Turkish/Pronunciation and Alphabet/A-I

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Pronunciation and Alphabet
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The alphabet in Turkish is based on the Latin alphabet. However, the pronunciations of the letters are a little different from English, and there are also some perhaps unfamiliar letters included, too. So, let's start learning the Turkish alphabet!

A[edit]

/ɑ/ About this sound Click for sound

Letter is named as 'a'. Pronounced like the a in arm, but shorter. It's a back vowel. (You'll see why this is important in later lessons)

For example:

  • Ankara /ˈɑnkɑɾɑ/
  • akvaryum /ɑkˈvɑɾjum/
  • aktif /ɑkˈtif/
  • Asya /ˈɑsjɑ/
  • Avrupa /ˈɑvɾupɑ/
  • Amerika Birleşik Devletleri /ˈɑmeɾikɑ ˈbiɾleʃic ˈdevletleɾi/

B[edit]

/b/ About this sound Click for sound

Named as be. Pronounced like the b in big. Devoices to 'p' in end of the word.

For example:

  • bar /bɑɾ/
  • baba /bɑbɑ/
  • başarı /bɑʃɑɾɯ/
  • baklava /bɑkɫɑwa/
  • bir /biɾ/
  • beyaz /bejaz/

C[edit]

// About this sound Click for sound

Named as ce. Now things have started to go different, here! Be careful, in Turkish, c is pronounced sort of like the j in jelly. Devoices to 'ç' in the end of word, with very few exceptions like hac (/hadʒ/).

For example:

  • cep telefonu /dʒep telefonu/
  • cam /dʒɑm/
  • cin /dʒin/
  • ceket /dʒecet/
  • cips /dʒips/
  • cokey /dʒoceɪ/

Ç[edit]

// About this sound Click for sound

Named as çe. This is pronounced like the ch in chocolate.

For example:

  • çan /tʃɑn/
  • çam /tʃɑm/
  • çene /tʃeˈne/
  • çay /tʃɑj/
  • çocuk /tʃoˈdʒuk/
  • Çin /tʃin/

D[edit]

/d/ About this sound Click for sound

Named as de. This is pronounced like the d in delight. Devoices to 't' at the end of a word, with very rare exceptions like ad (/ɑd/).

For example:

  • Danimarka /dɑniˈmɑɾkɑ/
  • deniz /deˈniz/
  • dün /dyn/
  • dört /døɾt/
  • döner /døneɾ/

E[edit]

/e/ About this sound Click for sound

Named as e. Sounds like "e" in "pet".

Examples:

  • egzersiz /eɟzeɾˈsiz/
  • ekmek /ecˈmec/
  • elma /elˈmɑ/
  • enerji /eneɾˈʒi/
  • ev /ˈev/
  • el /ˈel/

F[edit]

/f/ About this sound Click for sound

Named as fe. This is pronounced like the f in forget. It's a rare sound and only occurs in loanwords.

For example:

  • faks /ˈfɑks/
  • Finlandiya /finˈlɑndijɑ/
  • Fransa /ˈfɾɑnsɑ/
  • futbol /ˈfutboɫ/

G[edit]

/g/ (with back vowels, i.e. a, ı, o and u) About this sound Click for sound
/ɟ/ (with front vowels i.e. e, i, ö and ü) About this sound Click for sound

Or ge. This is pronounced like the g in go with back vowels and more palatal with front vowels. Detones to 'k' in end of the word. In some Arabic and Persian loanwords, it might spelled palatalized with back wovels with , as in gâvur /ɟawuɾ/. This pronunciation is indicated by adding a circumflex (^) over the next vowel.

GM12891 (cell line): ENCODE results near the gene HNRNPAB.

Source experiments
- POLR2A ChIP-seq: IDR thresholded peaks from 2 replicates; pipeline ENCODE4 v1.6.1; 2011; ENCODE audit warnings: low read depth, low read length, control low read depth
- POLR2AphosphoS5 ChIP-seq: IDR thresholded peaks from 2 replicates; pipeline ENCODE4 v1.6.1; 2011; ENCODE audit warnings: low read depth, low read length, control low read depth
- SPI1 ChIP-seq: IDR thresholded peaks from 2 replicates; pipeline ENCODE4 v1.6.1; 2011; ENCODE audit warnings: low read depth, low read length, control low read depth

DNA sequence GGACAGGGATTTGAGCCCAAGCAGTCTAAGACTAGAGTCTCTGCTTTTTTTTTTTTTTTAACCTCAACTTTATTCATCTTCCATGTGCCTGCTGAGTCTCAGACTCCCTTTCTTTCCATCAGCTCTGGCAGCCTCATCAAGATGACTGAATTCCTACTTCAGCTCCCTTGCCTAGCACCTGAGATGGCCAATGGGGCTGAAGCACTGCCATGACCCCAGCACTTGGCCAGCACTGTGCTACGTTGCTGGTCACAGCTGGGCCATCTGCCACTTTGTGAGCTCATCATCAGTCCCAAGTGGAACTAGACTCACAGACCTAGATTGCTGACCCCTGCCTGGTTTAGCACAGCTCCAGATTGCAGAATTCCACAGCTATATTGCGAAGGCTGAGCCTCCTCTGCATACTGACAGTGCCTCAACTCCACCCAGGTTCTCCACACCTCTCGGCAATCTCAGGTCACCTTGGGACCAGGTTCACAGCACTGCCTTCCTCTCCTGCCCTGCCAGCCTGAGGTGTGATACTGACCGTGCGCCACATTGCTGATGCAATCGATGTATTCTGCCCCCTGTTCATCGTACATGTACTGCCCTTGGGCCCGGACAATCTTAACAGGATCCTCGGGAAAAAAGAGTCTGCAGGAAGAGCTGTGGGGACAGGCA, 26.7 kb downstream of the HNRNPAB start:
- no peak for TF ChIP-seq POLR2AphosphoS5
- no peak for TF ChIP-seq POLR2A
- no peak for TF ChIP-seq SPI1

For example:

  • gazete /gɑzete/
  • gece /ɟedʒe/
  • göz /ɟøz/
  • gangster /gɑŋksteɾ/
  • gram /gɾɑm/
  • greyfurt /gɾeɪfuɾt/

Ğ[edit]

/ɰ/ (with back vowels, i.e. a, ı, o and u) About this sound Click for sound
/ʝ/ (with front vowels i.e. e, i, ö and ü) About this sound Click for sound

In Turkish, this is referred to as "yumuşak g" (/jumuʃak ɟe/), meaning soft g, because it's technically what it is. It's the most distinctive letter in Turkish, having no equivalent in many other languages. Pronunciation is made by shaping your tongue to say k (as in kite), but trying to say y (as in you) instead. It's not a stop consonant, therefore you could spell it without stopping the air flow in your mouth, like in the sound example above. Hard, right? But no harm in trying.

"Ğ" can never be used at the beginning of a word (that's why it lacks an original name), and palatalized like the "hard" g. It's often pronounced as a hiatus in between two vowels.

For example:

  • dağ /daɰ/
  • yağmur /jaɰmuɾ/
  • ağaç /ɑ.ɑtʃ/
  • yoğurt /yo.uɾt/
  • öğrenci /øʝɾendʒi/
  • iğne /iʝne/

H[edit]

/h/ About this sound Click for sound

Or he. This is pronounced like the "h" in heaven.

For example:

  • hafta /hɑftɑ/
  • hayır /hɑjɯɾ/
  • hata /hɑtɑ:/

I[edit]

/ɯ/ About this sound Click for sound

This is another one to watch out for! It's not pronounced like an i! As a matter of fact, the lowercase version of this is a dotless i (ı). It has no exact English equivalent, but is pronounced like the e in legend or i in cousin. The exact pronunciation is made by shaping your lips to say e (as in bread), but trying to say u (as in you) instead. It's hard, but no harm in trying!

For example:

  • ılık /ɯˈɫɯk/

Try and learn those off by heart, particularly c, ç, ğ and ı!

← Previous: Introduction A-I Next: İ-R →
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